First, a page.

RISE OF SOUTHEAST ASIAN SPIRITS
Why the region is a hotbed for premium rums and gin
Surprise - the next artisanal, award-winning rum or gin you reach for may just come from Thailand, Cambodia, the Philippines or Indonesia. June Lee investigates the new wave of premium spirit-makers washing up on our shores.
When Native Bar opened in Singapore in 2016, owner Vijay Mudaliar immediately grabbed local and international headlines with his compelling pitch – it’s Asia’s time to shine in the mixology world. As recently as 10 years ago, would a rum from Philippines or Thailand have been taken seriously in the craft scene in London or New York?
In the last decade, Asian craft bars and craft bartenders have swiftly made it to the top of the game, thanks to the best they could find, from talents and franchises to equipment and ingredients – including the top alcohol brands. While those juggernaut spirits still form the backbone of the craft bar scene, a small glimmer of premium, locally produced tipples are starting to stand out. Forget the locally made cheap alcohol that gave boozing at Kamala or Kuta Beach a bad name – this wave is more likely than not to be twice distilled, handcrafted in small copper stills, corked in unique bottles and sipped rather than slugged back. We take a look at four rums and a gin that are making it into our glasses this year.
He explains, “The name comes from necessity.
Thai law prohibits the type of alcohol from being printed on the label, so you can only put ‘White Spirit Distilled From ___’. Some people get around it by putting a large R (rum) or V (vodka) on the label but we didn’t want to do that. Jinn is actually a very common Thai nickname for people of Chinese decent and also the nickname of my wife’s grandmother. It’s a way of saying gin without saying it.”
It’s a daunting task to create a gin recipe from scratch. Chi’s ah-ha moment came when he tried but failed to make a neutral grain spirit. “I was inspired by St. George’s Dry Rye gin and realised I didn’t have to follow all the traditional boundaries of gin. Why couldn’t I use an agricole base? Sugarcane is native to Asia and is one of the few spirits that has its own terroir. Instead of shying away from that, I leant into it and embraced Thai flavours.” The resulting recipe #1 uses an agricole rum distilled up to 80 percent to retain a bit of earthiness that’s the flavour of the land. Aside from juniper berries, all the other botanicals such as coriander seed, angelica root, fresh ginger root, tangerine peel and Thai saffron leaves are from Thailand. Recipe #2, now in the works, will play around with Thai flowers.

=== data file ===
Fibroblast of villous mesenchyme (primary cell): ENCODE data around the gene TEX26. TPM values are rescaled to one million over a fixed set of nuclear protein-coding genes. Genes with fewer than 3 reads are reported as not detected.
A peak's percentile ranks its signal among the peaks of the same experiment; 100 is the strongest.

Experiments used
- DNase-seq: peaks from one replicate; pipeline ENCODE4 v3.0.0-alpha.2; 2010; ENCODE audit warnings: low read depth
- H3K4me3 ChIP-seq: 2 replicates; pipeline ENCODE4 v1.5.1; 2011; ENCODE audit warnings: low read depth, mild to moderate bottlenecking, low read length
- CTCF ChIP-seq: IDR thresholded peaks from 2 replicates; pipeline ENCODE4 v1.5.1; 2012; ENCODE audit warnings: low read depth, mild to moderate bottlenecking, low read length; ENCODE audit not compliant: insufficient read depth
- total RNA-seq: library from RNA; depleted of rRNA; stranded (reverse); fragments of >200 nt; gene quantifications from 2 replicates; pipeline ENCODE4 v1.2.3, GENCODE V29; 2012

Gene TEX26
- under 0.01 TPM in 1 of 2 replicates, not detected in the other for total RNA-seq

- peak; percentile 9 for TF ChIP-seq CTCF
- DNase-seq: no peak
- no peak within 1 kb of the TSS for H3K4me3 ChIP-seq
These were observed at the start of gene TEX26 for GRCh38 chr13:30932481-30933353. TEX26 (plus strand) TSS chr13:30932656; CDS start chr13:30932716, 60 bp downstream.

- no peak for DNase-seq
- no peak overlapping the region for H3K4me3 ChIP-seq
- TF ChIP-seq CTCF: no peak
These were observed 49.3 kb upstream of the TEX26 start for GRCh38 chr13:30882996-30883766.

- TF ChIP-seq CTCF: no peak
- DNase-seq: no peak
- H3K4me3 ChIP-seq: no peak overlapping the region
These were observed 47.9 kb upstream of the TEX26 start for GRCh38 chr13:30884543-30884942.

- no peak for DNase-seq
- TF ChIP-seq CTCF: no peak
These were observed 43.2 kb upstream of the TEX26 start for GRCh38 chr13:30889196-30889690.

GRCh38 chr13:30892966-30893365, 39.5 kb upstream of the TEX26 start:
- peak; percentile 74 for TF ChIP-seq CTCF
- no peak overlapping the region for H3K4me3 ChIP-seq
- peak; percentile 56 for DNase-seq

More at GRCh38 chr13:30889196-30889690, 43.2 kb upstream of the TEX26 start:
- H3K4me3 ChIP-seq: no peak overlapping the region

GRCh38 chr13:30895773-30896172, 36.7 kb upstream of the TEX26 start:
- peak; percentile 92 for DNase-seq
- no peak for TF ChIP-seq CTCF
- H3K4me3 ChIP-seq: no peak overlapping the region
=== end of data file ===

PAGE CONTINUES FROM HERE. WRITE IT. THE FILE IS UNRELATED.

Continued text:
With over 2,400 gins being produced in the world and growing every month, there is no consensus on what ‘New Asian gins’ should taste like, says Chi. “The same can be said for New World gins coming from America and all around the world. I like what Paper Lantern and Iron Balls are doing; the more players there are in Asia, the better.”
Much more established by now is Chalong Bay Rum, started in 2013 by French expat couple Thibault Spithakis and Marine Lucchini in the area of the same name in Phuket. It was an uphill
task to set up the first rum distillery in Phuket, with obstacles in importing equipment and convincing the farmers to work with them, alongside marketing the pioneering product to sceptics.
Describes Spithakis, “The locally made premium (craft) rum and even the rum market in general was quite small at the time. In fact, the Thai market was dominated by brown spirits of the lao khao category (very low priced white spirits). Very few people then would believe in a locally made white spirit, as the Thai market was far from being known as a quality white spirit producer.”
Today, the company works with 10 farms, employs 28 staff and produces more than 40,000 bottles annually, which is a “reasonable” stage. “Number of bottles and growth is good, but we also measure success through quality and social parameters. We believe in sustainability and these quality and social parameters are fundamental pillars of our vision to continue bringing diversity and drive the premium craft rum segment in Southeast Asia,” he iterates. Chalong Bay’s story was developed along the way as the couple discovered the plight of small farmers within the sugar industry, and their growing techniques that were disappearing because of the constant research for better yields. As a result, Chalong Bay’s rum adheres to making natural rum from fresh sugarcane juice, from an indigenous variety of plants, growing pesticide-free produce, and using the most traditional distilling practices.
Spithakis sums up, “Even though spirits can be perceived as just ‘commodities’ for some consumers, the cocktail revolution through cocktail bars and the cocktail culture has had a strong role in promoting the quality of what we drink.”
The Rosita Cocktail with Samai Rum
Thibaut Spithakis and Marine Lucchini from Chalong Bay Rum
Don Papa Samai Rum